For Riccardo Uncut, artists Eva and Franco Mattes posted a call on social media, offering to buy someone's phone for $1,000 in order to turn the photo and video contents into an art project—an uncut and uncensored portrait of someone's life. Accessible to the public as a customized, chronological slideshow, Riccardo Uncut gives viewers a unique glimpse into the personal life of Riccardo, the chosen applicant. The archive consists of approximately 3,000 images taken between 2004–2017 that include documentation of travels and vacations, friends and family, partners and sexual desire, daily life at home, office dynamics, food, art, architecture, and artistic endeavors. The accompanying song, which also appears as background music in one of Riccardo's videos, is part of the soundtrack of Rainer Werner Fassbinder's 1982 film Querelle, an adaptation of Jean Genet's 1947 novel Querelle de Brest.
The project was inspired by the questions, “How do we construct our digital memory?” and “Is there still such a thing as a ‘private photo?’” Social media create a perfect arena for re-creating the self as a lifestyle brand, performing a daily me, an idealized version of ourselves. With Riccardo Uncut the Mattes investigate where one might find authenticity in self-representation and an unedited version of the self. The phone owner's willingness to sell the raw documentation of their personal life also astutely mirrors social media platforms’ terms of service, in which users assume all liability for the content of posted images. Riccardo Uncut continues the explorations of privacy, transparency, voyeurism and exhibitionism that the Mattes pursued in their projects Life Sharing (2000–2003) and The Others (2011).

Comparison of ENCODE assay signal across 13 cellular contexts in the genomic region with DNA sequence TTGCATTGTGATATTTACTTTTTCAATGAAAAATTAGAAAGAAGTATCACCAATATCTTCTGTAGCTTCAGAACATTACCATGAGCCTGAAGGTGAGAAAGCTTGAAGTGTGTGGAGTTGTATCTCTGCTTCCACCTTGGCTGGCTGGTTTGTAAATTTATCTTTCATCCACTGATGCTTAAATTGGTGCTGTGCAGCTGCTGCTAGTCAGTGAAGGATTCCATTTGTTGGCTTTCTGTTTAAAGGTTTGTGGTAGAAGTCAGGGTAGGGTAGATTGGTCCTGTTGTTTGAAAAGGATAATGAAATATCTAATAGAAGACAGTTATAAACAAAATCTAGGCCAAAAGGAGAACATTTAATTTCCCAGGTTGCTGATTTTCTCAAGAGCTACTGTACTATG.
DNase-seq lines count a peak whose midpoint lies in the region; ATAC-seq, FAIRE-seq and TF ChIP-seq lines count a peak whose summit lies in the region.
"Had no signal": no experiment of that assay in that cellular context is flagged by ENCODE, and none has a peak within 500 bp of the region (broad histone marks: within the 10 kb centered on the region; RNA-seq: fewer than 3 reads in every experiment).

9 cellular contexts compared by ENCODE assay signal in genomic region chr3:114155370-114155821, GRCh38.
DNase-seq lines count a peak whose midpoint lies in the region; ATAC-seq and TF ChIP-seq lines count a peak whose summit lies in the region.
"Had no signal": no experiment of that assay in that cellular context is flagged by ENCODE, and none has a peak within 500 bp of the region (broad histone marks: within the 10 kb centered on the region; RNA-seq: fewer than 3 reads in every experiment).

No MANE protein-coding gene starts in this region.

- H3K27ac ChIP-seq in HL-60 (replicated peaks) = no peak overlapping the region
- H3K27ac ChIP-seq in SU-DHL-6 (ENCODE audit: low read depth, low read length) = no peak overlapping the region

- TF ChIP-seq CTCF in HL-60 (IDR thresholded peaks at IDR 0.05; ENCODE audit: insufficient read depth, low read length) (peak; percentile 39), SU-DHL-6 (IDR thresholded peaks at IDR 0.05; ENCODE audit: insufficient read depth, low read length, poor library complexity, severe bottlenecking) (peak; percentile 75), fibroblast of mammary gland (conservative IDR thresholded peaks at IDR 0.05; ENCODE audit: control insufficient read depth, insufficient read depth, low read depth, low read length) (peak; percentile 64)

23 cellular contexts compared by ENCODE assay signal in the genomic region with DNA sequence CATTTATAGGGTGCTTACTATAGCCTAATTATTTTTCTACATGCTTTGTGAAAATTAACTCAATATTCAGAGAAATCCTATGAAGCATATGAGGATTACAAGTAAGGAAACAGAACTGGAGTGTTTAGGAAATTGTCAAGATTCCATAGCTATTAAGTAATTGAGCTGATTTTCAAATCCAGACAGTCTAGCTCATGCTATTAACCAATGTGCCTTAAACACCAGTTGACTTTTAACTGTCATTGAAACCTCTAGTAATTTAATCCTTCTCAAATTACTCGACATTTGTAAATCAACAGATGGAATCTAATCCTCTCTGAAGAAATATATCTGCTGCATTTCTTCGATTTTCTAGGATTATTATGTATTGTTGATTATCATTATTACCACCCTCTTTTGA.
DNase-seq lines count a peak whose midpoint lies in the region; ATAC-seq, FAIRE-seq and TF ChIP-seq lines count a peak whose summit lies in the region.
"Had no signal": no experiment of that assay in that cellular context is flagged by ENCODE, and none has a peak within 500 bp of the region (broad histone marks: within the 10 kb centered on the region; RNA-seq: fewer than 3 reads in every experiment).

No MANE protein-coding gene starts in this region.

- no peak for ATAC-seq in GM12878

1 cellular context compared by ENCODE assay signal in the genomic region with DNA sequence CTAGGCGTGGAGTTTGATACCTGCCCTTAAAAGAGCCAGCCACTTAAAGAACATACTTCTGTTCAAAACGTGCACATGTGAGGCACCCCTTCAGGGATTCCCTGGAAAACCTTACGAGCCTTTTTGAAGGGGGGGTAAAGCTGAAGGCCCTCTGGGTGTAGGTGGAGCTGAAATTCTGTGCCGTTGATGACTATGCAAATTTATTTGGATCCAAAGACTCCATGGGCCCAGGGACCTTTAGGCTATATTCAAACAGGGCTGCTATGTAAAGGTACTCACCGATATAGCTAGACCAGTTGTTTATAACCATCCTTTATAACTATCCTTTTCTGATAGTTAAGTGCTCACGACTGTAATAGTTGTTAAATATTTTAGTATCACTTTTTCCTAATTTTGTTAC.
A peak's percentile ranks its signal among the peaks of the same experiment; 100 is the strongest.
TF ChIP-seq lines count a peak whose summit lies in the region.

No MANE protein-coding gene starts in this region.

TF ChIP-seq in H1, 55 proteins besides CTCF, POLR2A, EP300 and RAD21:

Eva and Franco Mattes (b. 1976, Italy) live and work in New York. Their work has been shown at the Museum of Contemporary Art, Chicago, USA; Mori Art Museum, Tokyo, Japan; the 20th Biennale of Sydney, Sydney, Australia; Electronic Superhighway and Artists’ Film International, Whitechapel Gallery, London, England; Big Bang Data, Somerset House, London, England; Royal Museums of Fine Arts of Belgium, Brussels, Belgium; Performa, New York, USA; MoMA PS1, New York, USA; New Museum, New York, USA; NTT ICC Museum, Tokyo, Japan; Manifesta, Frankfurt, Germany; and the Venice Biennale, Venice, Italy.